The Vancouver International Jazz Festival
In Vancouver on Sunday and Monday
'We want to thank you for making it a special night," Elvis Costello told a capacity crowd at Vancouver's Orpheum Theatre Monday night.
"It's good to be home."
Vancouver counts as home for Costello thanks to his wife, jazz singer and pianist Diana Krall, and part of the reason the evening was special -- apart from the tumultuous response the audience gave his marathon, 32-song set -- was the news that Costello and Krall were expecting their first child in December.
"Does that make me a Canadian now?" he joked, to yelled congratulations.
That Costello felt at home in Vancouver wasn't a surprise; that he felt at home as part of the Vancouver International Jazz Festival might be.
Despite touring with pianist and producer Allen Toussaint, as well as a horn section that occasionally soloed, nothing in his two-hour, 45-minute performance could be considered jazz.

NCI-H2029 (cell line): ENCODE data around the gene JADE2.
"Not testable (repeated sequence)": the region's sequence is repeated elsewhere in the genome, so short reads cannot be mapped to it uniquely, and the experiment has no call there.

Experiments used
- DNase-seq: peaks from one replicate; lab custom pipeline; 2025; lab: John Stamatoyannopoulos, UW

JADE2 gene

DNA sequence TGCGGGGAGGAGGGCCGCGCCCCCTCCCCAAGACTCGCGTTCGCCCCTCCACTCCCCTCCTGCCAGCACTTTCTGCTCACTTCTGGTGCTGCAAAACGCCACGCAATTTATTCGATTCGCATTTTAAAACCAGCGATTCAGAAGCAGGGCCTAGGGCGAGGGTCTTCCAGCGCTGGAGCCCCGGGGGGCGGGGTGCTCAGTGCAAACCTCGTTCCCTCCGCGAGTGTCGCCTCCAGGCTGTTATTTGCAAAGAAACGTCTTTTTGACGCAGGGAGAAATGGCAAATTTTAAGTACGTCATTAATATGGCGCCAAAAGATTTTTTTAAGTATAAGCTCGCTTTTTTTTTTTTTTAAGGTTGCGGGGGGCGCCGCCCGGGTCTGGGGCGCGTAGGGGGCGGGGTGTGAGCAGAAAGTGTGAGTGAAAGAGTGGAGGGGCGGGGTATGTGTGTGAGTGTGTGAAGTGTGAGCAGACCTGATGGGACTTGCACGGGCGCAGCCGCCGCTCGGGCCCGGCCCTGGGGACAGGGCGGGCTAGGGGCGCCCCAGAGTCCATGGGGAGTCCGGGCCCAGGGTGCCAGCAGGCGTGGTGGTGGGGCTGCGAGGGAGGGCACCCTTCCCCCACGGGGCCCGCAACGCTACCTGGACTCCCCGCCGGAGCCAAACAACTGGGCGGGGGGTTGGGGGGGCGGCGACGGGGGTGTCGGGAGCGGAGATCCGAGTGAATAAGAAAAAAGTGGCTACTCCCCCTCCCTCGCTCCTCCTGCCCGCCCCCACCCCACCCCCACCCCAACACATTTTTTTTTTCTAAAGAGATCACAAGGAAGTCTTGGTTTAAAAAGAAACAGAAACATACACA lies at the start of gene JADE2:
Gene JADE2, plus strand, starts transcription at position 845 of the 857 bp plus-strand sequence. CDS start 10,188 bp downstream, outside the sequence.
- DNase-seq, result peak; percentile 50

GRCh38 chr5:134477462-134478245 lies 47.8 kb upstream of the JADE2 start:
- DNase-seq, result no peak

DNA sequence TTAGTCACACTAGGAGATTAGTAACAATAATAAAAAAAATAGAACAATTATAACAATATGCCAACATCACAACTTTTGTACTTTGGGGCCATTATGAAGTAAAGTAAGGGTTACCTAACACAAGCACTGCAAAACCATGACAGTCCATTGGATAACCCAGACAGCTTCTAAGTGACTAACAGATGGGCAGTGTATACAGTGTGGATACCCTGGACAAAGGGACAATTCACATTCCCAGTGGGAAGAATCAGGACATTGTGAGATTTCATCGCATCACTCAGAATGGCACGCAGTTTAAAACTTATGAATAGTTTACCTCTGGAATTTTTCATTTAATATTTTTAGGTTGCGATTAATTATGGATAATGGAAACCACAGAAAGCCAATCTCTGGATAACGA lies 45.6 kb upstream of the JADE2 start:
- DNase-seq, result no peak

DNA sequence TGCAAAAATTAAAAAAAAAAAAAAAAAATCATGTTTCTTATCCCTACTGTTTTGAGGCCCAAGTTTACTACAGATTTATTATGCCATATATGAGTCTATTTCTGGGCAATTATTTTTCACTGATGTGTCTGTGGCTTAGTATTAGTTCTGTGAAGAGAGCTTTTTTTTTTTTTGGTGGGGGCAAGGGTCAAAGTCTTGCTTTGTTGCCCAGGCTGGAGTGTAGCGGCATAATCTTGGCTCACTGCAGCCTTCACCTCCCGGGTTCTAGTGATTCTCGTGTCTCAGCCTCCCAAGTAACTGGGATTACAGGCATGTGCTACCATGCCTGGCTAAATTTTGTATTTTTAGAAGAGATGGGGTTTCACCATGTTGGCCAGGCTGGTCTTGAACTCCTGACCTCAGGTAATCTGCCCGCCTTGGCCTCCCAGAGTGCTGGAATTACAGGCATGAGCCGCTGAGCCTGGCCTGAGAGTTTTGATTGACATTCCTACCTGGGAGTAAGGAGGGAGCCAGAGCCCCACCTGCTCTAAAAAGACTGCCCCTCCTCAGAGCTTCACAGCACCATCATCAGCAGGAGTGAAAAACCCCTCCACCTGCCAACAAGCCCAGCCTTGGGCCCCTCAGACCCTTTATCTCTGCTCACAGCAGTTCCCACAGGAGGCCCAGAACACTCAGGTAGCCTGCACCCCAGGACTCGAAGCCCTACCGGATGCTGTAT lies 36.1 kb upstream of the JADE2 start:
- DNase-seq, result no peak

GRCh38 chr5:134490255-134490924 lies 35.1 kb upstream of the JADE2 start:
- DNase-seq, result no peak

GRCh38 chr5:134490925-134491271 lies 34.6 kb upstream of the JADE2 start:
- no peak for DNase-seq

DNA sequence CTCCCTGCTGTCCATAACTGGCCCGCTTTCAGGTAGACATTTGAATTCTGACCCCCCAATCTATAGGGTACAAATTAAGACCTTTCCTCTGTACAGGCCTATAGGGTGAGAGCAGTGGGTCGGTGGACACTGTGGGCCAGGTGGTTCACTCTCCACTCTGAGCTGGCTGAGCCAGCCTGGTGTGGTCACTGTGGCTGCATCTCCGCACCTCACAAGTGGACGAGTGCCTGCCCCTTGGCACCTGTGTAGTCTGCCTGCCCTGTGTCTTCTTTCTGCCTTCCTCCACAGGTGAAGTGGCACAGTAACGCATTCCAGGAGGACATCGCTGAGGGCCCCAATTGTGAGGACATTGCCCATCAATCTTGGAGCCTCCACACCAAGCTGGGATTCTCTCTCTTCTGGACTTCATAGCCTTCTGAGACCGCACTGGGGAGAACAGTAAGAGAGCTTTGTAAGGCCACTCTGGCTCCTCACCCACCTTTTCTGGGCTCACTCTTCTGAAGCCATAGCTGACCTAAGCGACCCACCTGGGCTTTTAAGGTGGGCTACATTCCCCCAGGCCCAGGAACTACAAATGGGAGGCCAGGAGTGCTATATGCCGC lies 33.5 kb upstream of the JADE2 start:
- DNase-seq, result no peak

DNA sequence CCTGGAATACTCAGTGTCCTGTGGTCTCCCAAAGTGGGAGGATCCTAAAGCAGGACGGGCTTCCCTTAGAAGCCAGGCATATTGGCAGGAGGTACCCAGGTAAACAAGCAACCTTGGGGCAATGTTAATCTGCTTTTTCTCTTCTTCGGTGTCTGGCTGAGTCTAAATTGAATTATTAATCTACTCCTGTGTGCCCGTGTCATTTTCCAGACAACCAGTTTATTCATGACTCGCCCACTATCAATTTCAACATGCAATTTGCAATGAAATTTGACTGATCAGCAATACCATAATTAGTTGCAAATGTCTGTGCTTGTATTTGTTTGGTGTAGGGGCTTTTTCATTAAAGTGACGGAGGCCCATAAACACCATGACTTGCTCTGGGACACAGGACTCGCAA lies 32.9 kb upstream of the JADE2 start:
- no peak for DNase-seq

But then, jazz is hardly the only type of music on tap at jazz festivals these days. Rock, blues, hip hop, Afro-pop -- all sorts of sounds turn up, some with no jazz connection at all.
Being married to a jazz musician gives Costello better bona fides than most.
Although emphasizing Costello's current album, a collaboration with Toussaint called The River in Reverse, the performance drew deeply from both artist's catalogues. Costello unearthed such chestnuts as Watching the Detectives, Clubland and a version of Alison that included an interpolation of Smokey Robinson's The Tracks of My Tears, while the Toussaint selections ranged from a solo piano Tipitina and Me to full-band versions of Brickyard Blues and Yes We Can Can.
Thanks to the horn arrangements (mostly by Toussaint), Costello's songs took on a mild R&B flavour, and his singing was unusually supple and expressive -- though not quite as slyly soulful as Toussaint's. Still, it was more than enough to get much of the crowd on its feet and dancing for the last third of the show.